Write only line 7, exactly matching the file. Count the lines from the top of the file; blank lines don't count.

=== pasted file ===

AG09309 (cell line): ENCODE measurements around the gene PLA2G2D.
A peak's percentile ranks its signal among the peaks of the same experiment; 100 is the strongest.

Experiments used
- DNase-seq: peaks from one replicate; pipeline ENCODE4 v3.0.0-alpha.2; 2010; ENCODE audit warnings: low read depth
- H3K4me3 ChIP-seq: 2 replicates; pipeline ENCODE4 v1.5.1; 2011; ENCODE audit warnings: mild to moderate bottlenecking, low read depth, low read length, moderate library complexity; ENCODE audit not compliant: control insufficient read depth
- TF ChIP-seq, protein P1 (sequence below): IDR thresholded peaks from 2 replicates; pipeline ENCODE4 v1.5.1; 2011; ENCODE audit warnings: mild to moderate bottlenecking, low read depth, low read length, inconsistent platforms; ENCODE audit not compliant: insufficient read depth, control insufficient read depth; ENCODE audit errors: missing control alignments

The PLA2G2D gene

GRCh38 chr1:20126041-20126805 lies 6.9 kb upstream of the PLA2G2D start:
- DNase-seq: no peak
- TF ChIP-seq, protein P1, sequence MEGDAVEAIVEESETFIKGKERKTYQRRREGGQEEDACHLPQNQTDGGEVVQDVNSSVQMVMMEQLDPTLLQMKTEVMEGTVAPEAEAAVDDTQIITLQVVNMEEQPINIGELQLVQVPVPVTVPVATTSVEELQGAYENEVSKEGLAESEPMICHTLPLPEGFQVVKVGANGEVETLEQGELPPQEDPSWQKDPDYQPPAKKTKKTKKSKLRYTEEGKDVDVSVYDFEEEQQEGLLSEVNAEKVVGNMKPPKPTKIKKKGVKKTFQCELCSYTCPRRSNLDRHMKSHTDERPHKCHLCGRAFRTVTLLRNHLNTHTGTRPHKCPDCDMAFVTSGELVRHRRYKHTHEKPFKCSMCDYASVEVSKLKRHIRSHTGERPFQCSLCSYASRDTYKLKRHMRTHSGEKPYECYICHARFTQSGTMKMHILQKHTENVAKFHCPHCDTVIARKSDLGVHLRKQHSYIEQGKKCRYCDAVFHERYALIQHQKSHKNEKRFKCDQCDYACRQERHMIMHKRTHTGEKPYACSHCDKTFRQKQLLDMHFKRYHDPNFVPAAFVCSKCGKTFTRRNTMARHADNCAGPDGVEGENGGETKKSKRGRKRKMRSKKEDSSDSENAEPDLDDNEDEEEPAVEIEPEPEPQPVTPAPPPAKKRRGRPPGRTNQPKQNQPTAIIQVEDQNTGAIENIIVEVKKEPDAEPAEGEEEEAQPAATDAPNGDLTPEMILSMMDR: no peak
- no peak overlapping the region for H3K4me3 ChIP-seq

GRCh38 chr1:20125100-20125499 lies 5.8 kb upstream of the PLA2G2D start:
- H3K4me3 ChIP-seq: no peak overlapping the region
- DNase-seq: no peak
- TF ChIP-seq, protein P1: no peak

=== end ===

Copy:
The PLA2G2D gene